The song I chose was “How Far We’ve Come” by Matchbox 20. It’s not like I’m the world’s biggest Matchbox 20 fan. I mean if I hear them on the radio, I probably won’t change the channel, but they don’t play them on the stations I listen to, so that probably won’t happen. I do like this particular song and I know it fairly well from the radio stations I listen to when the kids are around. Plus, and this is the important part, the whole song can be done with the C, G, Am and F chords, which are not only pretty easy to learn and switch between but also make up a staggering number of songs. In short, if you know G, C, Am and F, you know a lot of songs, you just don’t know that you know them. Sure, the chord progression may be different and the strum patterns are different, but if you know the chords and how to easily go between them, the hard part is done.

Image courtesy of
Image courtesy of

Unfortunately, when I learned my G chord, I learned it incorrectly and I have since started relearning the chord. It’s possible that I didn’t have to relearn it, but I know so little right now that I wasn’t sure if the most common finger placement was the most common because it makes switching chords easier. I do know that’s not the case now, but muscle memory is a double edged sword. My chord changes aren’t too bad and I memorized the song’s chord progression a lot faster than I ever thought I would, so my biggest problem right now is timing. When you hear a song, you may think, hey, that’s a fast little ditty. Yeah, try and play it and it feels like the song is playing at a crawl and you’re playing at hyperspeed. I’m sure speed metal fans out there are laughing at me, but I swear, I get so ahead of the beat that it is physically uncomfortable to slow down and play it at the right speed. I tried playing with a metronome and that wasn’t working out, so instead I’d play along with the song itself. I know that eventually I’ll have to learn how to play with a metronome, but right now, I’m all about progress.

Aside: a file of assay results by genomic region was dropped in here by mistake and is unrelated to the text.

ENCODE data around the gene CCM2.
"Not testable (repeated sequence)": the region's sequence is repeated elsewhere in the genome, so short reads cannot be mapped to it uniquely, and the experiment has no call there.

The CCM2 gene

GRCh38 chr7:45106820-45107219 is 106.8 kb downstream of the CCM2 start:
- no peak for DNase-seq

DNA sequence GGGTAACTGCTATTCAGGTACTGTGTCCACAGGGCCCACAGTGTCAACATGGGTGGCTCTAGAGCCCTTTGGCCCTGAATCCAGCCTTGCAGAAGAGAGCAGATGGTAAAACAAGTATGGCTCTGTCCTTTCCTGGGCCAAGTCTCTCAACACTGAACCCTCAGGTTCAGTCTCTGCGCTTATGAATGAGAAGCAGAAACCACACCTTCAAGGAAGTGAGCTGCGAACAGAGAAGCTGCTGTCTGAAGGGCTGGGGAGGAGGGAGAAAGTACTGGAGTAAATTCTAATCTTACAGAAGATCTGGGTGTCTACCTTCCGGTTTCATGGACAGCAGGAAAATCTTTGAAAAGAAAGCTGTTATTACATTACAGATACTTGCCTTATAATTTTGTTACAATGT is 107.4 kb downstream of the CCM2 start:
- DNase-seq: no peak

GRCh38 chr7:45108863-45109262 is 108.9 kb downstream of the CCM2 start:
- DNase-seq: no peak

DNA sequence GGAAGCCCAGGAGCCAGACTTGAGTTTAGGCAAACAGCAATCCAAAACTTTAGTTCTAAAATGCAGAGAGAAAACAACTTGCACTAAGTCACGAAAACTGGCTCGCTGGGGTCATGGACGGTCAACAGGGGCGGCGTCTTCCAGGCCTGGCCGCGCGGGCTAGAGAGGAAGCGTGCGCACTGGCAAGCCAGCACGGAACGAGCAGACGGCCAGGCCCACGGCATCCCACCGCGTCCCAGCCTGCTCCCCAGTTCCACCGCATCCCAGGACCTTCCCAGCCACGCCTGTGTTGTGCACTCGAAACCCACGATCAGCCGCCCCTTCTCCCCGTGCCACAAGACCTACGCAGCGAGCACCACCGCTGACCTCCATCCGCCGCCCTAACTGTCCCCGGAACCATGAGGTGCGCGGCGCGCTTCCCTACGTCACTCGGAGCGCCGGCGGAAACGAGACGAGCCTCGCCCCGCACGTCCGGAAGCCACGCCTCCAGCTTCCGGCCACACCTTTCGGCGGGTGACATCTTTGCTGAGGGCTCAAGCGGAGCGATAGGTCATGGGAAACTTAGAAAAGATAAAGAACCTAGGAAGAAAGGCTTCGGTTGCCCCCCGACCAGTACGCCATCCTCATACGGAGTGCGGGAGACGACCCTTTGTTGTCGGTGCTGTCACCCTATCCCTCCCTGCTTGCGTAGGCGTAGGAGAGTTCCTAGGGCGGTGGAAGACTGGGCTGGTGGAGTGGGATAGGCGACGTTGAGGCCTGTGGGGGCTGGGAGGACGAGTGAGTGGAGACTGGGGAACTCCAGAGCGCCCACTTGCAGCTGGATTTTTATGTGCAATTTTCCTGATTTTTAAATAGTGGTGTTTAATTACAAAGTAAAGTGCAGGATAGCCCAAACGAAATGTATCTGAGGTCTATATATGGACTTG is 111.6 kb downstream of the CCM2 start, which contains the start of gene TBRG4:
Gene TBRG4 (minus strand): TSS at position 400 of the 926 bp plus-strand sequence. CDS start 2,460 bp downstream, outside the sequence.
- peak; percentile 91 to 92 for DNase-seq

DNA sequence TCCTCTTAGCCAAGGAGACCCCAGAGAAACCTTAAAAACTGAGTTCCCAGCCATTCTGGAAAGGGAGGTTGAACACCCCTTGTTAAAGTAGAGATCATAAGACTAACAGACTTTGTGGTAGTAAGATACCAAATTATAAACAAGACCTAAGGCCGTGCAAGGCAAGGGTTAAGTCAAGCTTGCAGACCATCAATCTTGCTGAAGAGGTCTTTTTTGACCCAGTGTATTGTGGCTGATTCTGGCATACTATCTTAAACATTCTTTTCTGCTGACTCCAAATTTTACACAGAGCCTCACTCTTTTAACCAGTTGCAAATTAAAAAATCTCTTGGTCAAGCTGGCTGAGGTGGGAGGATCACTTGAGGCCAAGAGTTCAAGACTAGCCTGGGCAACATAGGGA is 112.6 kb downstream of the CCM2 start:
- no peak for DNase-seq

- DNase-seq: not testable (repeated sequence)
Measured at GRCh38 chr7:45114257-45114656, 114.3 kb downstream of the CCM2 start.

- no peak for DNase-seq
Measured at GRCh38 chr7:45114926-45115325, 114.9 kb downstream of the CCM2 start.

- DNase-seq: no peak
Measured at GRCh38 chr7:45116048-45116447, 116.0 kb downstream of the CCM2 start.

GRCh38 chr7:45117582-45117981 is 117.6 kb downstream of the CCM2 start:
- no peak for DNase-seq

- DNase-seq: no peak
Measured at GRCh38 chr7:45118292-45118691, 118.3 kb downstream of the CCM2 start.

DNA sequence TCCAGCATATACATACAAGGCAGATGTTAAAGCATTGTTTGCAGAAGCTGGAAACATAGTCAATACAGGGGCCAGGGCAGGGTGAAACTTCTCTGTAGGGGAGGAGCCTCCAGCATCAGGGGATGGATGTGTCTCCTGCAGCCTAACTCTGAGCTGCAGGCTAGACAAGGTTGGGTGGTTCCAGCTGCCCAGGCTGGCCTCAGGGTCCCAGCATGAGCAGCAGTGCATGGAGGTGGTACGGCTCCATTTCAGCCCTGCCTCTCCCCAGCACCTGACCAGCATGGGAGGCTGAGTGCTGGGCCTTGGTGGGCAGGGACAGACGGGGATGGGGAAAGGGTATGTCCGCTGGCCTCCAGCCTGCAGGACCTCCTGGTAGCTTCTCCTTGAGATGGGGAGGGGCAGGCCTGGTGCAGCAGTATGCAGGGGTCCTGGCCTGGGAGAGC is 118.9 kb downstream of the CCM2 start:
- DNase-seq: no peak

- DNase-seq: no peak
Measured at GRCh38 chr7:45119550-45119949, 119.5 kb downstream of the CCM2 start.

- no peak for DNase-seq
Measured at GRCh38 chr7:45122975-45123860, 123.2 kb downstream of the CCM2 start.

Once I’ve mastered playing, I’ll throw in trying to sing, which will require an entirely new skill set and once I’ve learned that, I’ll move on to another song and start the process all over again, just like moving on to a new section of Liberty City or Hong Kong or wherever. I’ve already started a bunch of other songs, so I have jumped ahead of myself, but the point is that learning a new song will require the same process of breaking down the song to learn when to change chords, learning how to change chords, how to strum and finally, how to keep time, just as I did with the first song. If I keep on repeating that, eventually I’ll have a nice little library of tunes I can bust out at the drop of a hat. Just the thing I need for my upcoming career change to street musician.

I’m hoping that once I hit the eventual plateau that I’ll remember the long, grindy sections of my favorite open world games and just grit my teeth and get through it to get to the rewards on the other side. An exciting cavalcade of musical pleasure awaits, so I’ll just have to keep that in mind. Just to be safe though, I’m going to wire my uke to play the achievement unlocked sound every time I make a successful chord change.

Ukulele Hero


On Friday night I finished Assassin’s Creed III, hands down, the worst of the non-handheld Assassin’s Creed games and an absolute bucket of horse piss of a game, series pedigree notwithstanding. On Saturday I bought a ukulele. The two events are not unrelated but not in a “AC III was so bad that it drove me to renounce earthly possessions and go live in a hut” kind of way, more in a rethinking the hobby kind of way.

skylanders swap force